Despite the fact that celebrities continue to make millions by promoting brand products on their social media platforms, we believe micro-influencers are driving the trend, and we'll explain why below.
The Rise Of The Micro-Influencer
Trust is the number one reason why micro-influencers have shown to be more effective than larger influencers and other methods of marketing. Because of the buzz that consumers are exposed to these days, banner advertising and commercials are becoming less and less successful. They are exposed to an extreme amount of ads and are much more skeptical of them. Today's advertising can appear insincere and is not as well received as it once was. They say that you should be where your clients' eyes are, which is on their cell phone. When we're watching TV and an ad comes on, our attention is drawn to our phones rather than the TV screen. by the day, because customers can see right through sales tactics.
In comparison to a celebrity, a micro-influencer has a closer and stronger relationship with their followers, resulting in greater trust. Consumers trust a person they follow and look up to a lot more than a TV commercial that comes directly from the corporation when it comes to making purchases. As a result, smaller influencer marketing programs yield greater results and higher ROIs for firms.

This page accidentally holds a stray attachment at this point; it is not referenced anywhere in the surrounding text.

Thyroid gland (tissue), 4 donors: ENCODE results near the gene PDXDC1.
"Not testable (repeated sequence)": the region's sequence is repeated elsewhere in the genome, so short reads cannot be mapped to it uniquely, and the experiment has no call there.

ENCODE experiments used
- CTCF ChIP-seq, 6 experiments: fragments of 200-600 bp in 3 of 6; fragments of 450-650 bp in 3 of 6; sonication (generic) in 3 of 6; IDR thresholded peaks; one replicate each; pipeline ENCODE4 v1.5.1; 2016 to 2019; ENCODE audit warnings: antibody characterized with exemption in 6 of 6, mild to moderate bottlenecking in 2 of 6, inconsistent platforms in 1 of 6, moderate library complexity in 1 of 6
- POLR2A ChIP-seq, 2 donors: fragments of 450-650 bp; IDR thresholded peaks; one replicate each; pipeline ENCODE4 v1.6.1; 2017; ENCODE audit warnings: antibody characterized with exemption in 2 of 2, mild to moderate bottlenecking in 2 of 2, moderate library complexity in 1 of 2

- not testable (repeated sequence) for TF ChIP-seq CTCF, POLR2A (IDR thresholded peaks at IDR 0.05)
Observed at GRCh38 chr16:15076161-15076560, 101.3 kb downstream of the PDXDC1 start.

The Cost Of Influencer Marketing
Influencer marketing spending grew at a slower pace in 2020 than in previous years. Last year, the category surged 14.4% as the pandemic put a burden on many advertisers' budgets. Influencer marketing spending in the United States is expected to increase 33.6 percent in 2021, reaching $3.69 billion. Given this steep increase, agencies like Social Plus have an interesting view: Their spokesperson said “there may be a shortage in providers who can create the relevant social and follower infrastructure fast enough to help brands and influencers adapt to the trend”.